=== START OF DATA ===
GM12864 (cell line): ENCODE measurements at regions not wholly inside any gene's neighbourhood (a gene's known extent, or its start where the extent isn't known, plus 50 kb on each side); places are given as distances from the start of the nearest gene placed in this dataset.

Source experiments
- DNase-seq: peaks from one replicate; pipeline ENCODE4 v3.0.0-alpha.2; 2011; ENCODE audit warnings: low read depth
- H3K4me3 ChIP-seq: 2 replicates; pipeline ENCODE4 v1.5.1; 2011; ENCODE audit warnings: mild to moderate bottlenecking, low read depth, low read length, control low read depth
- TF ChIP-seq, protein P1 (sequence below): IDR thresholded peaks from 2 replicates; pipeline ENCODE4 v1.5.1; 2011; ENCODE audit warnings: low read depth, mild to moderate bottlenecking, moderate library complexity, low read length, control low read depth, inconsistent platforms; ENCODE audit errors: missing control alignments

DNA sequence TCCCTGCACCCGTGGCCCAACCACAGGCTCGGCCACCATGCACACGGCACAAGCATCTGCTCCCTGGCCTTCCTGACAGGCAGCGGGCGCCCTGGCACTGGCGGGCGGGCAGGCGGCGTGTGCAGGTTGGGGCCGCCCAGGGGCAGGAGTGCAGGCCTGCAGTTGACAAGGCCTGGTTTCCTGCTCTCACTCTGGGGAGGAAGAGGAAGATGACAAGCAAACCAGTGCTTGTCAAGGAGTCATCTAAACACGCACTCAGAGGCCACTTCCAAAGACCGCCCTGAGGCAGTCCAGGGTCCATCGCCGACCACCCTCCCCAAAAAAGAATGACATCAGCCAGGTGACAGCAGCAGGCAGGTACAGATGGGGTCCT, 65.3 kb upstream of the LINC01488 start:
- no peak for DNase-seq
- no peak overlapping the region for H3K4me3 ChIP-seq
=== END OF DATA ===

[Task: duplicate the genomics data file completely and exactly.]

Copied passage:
GM12864 (cell line): ENCODE measurements at regions not wholly inside any gene's neighbourhood (a gene's known extent, or its start where the extent isn't known, plus 50 kb on each side); places are given as distances from the start of the nearest gene placed in this dataset.

Source experiments
- DNase-seq: peaks from one replicate; pipeline ENCODE4 v3.0.0-alpha.2; 2011; ENCODE audit warnings: low read depth
- H3K4me3 ChIP-seq: 2 replicates; pipeline ENCODE4 v1.5.1; 2011; ENCODE audit warnings: mild to moderate bottlenecking, low read depth, low read length, control low read depth
- TF ChIP-seq, protein P1 (sequence below): IDR thresholded peaks from 2 replicates; pipeline ENCODE4 v1.5.1; 2011; ENCODE audit warnings: low read depth, mild to moderate bottlenecking, moderate library complexity, low read length, control low read depth, inconsistent platforms; ENCODE audit errors: missing control alignments

DNA sequence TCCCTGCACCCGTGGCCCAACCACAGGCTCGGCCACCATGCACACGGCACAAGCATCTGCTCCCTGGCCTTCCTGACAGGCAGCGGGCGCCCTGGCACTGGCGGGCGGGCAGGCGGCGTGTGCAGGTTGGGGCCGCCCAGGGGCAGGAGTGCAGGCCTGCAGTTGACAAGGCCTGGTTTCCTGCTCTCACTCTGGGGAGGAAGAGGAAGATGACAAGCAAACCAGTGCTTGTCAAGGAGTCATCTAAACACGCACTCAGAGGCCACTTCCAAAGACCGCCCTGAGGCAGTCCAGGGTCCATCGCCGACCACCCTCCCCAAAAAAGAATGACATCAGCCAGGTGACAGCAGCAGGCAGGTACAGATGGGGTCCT, 65.3 kb upstream of the LINC01488 start:
- no peak for DNase-seq
- no peak overlapping the region for H3K4me3 ChIP-seq